Recipe for success, part II
- Relevant paradigm.
New paradigms are not easy to find, but fortunately we have one: peer-to-peer computing. Faster machines and faster connections at the endpoints make a symmetric architecture timely.
- Fast and easy content authoring.
Building a world will require developing good tools first; but when the tools are in place, computer-assisted content authoring can take off. If the system has a good economic model, professionals will be attracted to the medium and will cooperatively design advanced artifacts.
- Ease of content distribution.
With no distinction between a client and a server, the line between content producer and consumer is blurred: today's file sharing networks are an illustration.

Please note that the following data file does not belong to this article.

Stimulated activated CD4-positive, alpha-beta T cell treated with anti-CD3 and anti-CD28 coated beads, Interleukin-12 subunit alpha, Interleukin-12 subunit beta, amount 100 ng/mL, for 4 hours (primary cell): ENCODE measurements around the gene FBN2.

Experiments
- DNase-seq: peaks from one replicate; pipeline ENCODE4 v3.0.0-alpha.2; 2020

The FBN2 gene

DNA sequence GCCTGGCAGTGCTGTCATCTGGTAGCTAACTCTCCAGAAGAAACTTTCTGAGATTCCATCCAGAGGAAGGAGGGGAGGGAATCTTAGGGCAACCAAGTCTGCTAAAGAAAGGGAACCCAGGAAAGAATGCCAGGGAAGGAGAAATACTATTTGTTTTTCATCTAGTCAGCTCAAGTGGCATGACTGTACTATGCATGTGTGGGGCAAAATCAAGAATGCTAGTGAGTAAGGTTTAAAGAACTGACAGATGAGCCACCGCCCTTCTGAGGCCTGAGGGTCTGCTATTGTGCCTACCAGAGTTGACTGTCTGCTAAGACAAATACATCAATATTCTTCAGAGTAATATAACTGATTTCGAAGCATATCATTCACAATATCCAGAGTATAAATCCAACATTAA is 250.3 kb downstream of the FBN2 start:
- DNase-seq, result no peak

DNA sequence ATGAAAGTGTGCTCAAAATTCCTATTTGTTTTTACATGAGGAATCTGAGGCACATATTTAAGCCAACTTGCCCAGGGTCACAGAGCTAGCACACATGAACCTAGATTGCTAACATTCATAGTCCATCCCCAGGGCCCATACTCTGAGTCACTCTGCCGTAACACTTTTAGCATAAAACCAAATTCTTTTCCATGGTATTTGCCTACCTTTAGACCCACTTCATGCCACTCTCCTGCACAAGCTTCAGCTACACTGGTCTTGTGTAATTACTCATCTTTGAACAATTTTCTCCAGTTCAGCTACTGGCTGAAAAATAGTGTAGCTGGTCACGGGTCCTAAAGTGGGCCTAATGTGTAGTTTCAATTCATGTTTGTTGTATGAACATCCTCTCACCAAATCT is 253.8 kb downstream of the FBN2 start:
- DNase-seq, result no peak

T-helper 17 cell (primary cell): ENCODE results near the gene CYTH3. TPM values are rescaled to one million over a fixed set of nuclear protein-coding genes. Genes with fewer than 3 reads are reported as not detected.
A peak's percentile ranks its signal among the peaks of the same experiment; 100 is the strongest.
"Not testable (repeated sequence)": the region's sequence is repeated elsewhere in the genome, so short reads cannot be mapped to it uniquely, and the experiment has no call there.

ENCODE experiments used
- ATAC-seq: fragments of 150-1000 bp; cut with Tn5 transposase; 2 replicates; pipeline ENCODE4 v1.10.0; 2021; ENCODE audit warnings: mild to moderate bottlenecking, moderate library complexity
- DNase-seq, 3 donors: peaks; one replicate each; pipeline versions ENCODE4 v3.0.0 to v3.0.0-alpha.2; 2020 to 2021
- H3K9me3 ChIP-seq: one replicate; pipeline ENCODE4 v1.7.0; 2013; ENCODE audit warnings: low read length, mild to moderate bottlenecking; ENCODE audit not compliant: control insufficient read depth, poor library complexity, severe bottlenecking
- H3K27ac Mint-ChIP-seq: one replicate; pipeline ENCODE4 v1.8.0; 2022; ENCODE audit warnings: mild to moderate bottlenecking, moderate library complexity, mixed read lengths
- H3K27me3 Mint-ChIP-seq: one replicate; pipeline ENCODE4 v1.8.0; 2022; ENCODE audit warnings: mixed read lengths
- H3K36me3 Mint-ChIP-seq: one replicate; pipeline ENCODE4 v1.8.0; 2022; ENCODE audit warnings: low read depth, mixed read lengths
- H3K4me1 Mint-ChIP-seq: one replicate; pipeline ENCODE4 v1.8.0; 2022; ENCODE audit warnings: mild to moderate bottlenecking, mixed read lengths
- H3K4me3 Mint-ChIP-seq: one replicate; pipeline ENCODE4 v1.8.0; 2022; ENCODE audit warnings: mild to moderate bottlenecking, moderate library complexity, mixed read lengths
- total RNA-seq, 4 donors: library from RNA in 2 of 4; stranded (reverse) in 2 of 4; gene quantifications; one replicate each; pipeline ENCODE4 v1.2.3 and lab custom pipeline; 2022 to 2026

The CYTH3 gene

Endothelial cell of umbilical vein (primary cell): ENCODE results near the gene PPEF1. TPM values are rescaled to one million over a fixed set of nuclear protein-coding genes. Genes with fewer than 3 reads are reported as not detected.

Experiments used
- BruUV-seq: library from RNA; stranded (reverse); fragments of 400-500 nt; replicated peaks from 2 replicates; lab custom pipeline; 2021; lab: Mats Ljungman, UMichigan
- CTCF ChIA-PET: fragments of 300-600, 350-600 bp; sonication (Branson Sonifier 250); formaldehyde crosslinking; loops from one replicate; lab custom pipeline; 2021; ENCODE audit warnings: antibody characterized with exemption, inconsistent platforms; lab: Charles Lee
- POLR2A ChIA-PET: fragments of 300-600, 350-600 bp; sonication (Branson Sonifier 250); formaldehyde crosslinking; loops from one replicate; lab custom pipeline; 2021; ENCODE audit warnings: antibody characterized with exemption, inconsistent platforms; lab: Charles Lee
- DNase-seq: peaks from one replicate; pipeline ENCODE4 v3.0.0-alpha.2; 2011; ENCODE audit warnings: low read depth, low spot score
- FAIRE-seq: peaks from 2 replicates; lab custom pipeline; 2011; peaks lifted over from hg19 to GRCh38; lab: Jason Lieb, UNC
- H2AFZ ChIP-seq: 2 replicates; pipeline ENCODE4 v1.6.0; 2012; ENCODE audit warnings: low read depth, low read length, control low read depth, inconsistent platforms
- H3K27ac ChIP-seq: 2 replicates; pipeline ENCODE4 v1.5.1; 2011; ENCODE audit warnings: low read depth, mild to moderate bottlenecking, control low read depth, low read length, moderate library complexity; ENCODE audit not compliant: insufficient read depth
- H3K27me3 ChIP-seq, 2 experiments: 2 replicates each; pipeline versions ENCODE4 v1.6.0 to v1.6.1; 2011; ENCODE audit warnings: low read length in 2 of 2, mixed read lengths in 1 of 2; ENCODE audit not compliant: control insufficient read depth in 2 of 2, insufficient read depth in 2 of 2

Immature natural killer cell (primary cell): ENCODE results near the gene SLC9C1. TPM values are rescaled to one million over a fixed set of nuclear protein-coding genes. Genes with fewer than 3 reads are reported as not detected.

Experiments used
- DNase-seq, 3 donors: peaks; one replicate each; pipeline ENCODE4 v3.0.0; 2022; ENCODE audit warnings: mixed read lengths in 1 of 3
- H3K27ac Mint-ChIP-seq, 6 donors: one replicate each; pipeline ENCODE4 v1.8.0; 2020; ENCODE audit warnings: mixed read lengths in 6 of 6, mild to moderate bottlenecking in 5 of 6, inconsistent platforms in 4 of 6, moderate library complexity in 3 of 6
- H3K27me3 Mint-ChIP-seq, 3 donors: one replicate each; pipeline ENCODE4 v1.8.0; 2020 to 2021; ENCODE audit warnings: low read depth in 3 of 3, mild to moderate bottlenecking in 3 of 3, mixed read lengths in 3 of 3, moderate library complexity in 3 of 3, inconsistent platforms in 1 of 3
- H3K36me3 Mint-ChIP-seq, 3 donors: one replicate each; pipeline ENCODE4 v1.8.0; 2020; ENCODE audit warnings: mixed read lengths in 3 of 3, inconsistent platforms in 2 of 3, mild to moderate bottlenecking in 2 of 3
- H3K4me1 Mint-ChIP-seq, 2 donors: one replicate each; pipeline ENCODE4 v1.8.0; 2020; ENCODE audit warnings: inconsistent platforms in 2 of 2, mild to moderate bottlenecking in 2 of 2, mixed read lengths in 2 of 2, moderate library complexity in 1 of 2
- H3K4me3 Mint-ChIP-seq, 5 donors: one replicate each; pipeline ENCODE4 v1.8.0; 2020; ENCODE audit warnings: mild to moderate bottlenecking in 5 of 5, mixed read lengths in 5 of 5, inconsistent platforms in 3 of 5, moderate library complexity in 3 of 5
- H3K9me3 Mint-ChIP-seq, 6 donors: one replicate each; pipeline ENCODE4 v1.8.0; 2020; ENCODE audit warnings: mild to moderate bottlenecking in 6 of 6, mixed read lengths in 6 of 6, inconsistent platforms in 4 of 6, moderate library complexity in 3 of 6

- Superlinear utility.
In a digital universe, there is no difference between designing a single chair and building a chair factory—components are reusable, making creation easier with time and causing a network effect.
Interfaces to email, instant messaging, voice networks, and the Web itself should make the system useful from the start. The goal is not to replace the existing protocols right away but to augment them.
- Optimal use of computing resources.
Broadband connections and 3D accelerator cards are ubiquitous but underused. A shared world will require modern hardware and modern networking—the resulting experience will surpass the Web.